If you are only searching for run-of-the-mill ASCII strings such as abc, you just type C-s (control-S), and then the characters, and hit return.
Unfortunately, if your search string includes a line feed character, e.g., abc followed by a newline, I have some good news and some bad news for you.
The good news is that you use the same shortcut (C-s) just like you would normally to search for anything else.
The bad news is that the representation of what emacs understands to be a newline is not that intuitive ... even to geeks. Instead of something like \n which may mean something to developers, you need to enter C-q C-j (Control-Q, Control-J) for each line feed in the search string.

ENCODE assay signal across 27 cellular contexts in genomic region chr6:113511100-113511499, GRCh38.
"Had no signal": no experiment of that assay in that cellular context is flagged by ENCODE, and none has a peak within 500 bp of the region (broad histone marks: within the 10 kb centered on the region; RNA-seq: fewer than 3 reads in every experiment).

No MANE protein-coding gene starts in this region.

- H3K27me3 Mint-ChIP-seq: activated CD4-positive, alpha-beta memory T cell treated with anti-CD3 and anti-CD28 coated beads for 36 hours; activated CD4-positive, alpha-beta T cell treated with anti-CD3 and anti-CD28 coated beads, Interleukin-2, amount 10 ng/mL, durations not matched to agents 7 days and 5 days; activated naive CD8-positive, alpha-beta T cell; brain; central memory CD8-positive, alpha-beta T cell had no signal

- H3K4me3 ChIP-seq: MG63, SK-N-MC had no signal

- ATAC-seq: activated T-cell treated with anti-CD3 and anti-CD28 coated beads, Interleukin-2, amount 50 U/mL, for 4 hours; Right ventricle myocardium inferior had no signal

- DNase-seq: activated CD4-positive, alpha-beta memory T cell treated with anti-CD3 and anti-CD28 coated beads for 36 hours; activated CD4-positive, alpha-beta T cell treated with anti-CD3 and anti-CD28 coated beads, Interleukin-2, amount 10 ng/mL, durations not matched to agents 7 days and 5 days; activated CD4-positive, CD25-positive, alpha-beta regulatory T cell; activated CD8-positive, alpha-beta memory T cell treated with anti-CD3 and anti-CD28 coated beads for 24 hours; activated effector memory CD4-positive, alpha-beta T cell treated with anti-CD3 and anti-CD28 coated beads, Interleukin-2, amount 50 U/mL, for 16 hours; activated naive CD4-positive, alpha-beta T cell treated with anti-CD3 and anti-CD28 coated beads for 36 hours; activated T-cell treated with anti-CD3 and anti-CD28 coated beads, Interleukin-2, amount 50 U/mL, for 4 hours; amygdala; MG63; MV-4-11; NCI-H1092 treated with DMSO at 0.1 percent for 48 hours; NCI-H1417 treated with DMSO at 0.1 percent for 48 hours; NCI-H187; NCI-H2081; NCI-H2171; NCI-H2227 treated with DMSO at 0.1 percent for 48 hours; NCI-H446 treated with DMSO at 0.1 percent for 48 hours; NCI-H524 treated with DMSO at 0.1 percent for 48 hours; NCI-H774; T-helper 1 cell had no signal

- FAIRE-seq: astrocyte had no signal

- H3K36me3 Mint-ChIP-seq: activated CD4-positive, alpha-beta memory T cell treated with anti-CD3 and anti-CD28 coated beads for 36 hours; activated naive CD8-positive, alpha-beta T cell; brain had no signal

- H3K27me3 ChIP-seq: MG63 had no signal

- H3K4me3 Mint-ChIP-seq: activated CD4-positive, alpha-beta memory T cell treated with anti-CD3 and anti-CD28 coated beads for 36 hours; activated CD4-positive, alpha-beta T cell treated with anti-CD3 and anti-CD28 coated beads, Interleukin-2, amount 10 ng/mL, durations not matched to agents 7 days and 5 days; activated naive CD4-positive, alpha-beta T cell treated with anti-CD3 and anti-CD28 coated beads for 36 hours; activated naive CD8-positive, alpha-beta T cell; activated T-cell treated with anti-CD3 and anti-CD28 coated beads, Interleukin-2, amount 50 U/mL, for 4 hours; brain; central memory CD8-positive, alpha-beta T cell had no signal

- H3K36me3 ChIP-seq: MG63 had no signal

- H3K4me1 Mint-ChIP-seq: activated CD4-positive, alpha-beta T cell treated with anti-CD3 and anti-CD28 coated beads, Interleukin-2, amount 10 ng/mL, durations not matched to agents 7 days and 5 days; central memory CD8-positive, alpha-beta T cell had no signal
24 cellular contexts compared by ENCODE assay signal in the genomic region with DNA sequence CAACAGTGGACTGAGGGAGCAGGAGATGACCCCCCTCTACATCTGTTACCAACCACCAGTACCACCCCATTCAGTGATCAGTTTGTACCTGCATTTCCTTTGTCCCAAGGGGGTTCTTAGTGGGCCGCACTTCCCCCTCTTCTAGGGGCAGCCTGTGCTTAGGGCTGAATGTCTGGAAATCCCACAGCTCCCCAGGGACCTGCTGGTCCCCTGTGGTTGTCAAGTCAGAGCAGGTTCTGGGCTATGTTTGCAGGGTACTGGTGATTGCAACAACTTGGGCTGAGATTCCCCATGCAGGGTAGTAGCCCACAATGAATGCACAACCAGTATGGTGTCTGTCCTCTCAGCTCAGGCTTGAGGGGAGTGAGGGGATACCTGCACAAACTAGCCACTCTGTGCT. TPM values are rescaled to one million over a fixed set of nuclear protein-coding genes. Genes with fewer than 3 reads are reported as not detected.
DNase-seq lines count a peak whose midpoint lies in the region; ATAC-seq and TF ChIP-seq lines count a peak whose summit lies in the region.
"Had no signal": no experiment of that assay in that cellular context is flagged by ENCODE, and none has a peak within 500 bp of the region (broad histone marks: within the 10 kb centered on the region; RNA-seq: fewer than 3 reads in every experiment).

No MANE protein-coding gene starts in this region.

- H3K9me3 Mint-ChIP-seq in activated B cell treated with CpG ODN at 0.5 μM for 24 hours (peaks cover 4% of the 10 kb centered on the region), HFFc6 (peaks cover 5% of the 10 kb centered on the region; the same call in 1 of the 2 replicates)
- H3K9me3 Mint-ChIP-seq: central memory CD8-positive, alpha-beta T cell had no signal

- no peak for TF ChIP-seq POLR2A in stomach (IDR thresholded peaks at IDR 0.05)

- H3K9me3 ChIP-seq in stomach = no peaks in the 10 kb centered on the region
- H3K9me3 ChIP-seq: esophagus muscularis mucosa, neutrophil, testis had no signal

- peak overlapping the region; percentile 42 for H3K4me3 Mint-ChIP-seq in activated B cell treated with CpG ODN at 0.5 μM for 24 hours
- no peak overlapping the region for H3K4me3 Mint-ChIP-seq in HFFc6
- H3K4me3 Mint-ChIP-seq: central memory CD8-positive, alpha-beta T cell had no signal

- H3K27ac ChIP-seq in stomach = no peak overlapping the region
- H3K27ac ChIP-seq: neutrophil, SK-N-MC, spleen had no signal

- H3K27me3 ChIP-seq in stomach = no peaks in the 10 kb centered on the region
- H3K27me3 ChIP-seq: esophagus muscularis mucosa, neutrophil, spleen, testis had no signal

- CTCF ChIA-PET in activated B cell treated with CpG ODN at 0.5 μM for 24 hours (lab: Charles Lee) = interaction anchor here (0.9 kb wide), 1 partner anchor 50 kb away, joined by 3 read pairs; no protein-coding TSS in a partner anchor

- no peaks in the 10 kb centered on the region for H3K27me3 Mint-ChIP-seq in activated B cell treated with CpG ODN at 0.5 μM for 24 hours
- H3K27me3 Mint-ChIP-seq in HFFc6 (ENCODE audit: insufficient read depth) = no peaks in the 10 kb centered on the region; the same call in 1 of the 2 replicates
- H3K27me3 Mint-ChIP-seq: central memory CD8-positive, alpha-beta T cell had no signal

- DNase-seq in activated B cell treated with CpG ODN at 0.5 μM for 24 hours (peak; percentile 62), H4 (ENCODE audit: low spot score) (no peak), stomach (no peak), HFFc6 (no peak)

C-q is the shortcut for the quoted-insert command. The character you type immediately after C-q is escaped, i.e., its normal function is suppressed. C-j is the line feed character. Why the letter j, you ask? It turns out that the line feed character is represented by the decimal value 10 in the ASCII table, and j is the 10th letter in the English alphabet. Similarly, if you are searching for the Tab instead of the newline character, use C-q C-i to denote the Tab character.
If you want to replace occurrences of a string that includes one or more line feeds, the method is similar. Use the usual command replace-string or query-replace(M-%). Enter C-q C-j where you would expect to type the new line.
M-x replace-string (Hit return) abcC-qC-j (Hit return) def (Hit return)